Snap declines further as early investors and insiders are now allowed to...

Snap declines further as early investors and insiders are now allowed to sell their shares


The lock-up period of Snap Inc., which owns the social media platform Snapchat, is over. And the markets expect investors of the first hour and insiders to sell their shares.

In the pre-market trade, Snap was already 3 percent lower, and that remained after the start of the regular session. In total, stockholders may sell 400 million shares if they wish. The expectation is that many of these investors and employees will sell their shares.

A bad sign, because in the way that would be seen as a sign of distrust of these insiders. Especially now when Snap is already at its lows. There was an increase on the first trading day in March of this year but those gains have now been reversed to a steady decline. Snap closed Monday at $13.67 while it went to the stock market for $17 and climbed to over $24 on that day.

But since then the selloff has been experienced. The first quarterly figures released by the company in May also caused a big blow in confidence. There are some doubts: Can Snap grow the number of users fast enough? And is the plan for advertisers strong enough?

Snaps since IPO

Investors’ confidence has in any case disappeared a bit and an insider’s sale would mean a new dent in trust. Certainly, if they do not want to keep the shares at such a low price.

Yet, strategist Jim Strugger does see opportunities for investors in Snap. He points out that other social media who went to the stock market struggled with the same problems. Facebook, Twitter and LinkedIn were 24 percent lower than the IPO price around the end of the first lock-up period, but recovered within three months.

“Notably, LinkedIn, Twitter and Facebook all bottomed within a week of their lockup expirations, a bias that points to getting directionally long SNAP down here,” noted MKM derivatives strategist Jim Strugger.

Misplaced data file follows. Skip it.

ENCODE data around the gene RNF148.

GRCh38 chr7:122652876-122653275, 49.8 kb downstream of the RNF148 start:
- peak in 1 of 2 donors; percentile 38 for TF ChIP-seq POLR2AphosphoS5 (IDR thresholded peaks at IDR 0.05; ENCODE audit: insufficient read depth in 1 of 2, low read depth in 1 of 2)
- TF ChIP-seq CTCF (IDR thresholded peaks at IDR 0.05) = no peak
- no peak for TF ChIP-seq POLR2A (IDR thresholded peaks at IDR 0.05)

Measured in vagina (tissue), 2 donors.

“Often you can see these lockup expirations be more of a bottoming event for stocks rather than a negative event,” Michael Graham of Canaccord Genuity said on Monday. “There’s a lot of negative sentiment going into an event like this and in this case it will stretch out for several weeks. It does take some time, usually, for the shares to get into the market. I think the more important thing for Snap is to show some execution when they report next Thursday.”

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Javier Davis produces news on stocks, currencies, bonds, commodities, and real estate. His in-depth research covers most of the major financial markets in America, Europe, and Asia. His research is based on the interconnected relationships among economic and technical factors that drive valuations in the markets, with an emphasis on how to formulate investment strategies. From interest rates to inflation to economic growth and much more, the fundamental concepts presented on this website provide an essential foundation of knowledge for investors to profit in stocks, bonds, commodities, currencies, and real estate markets.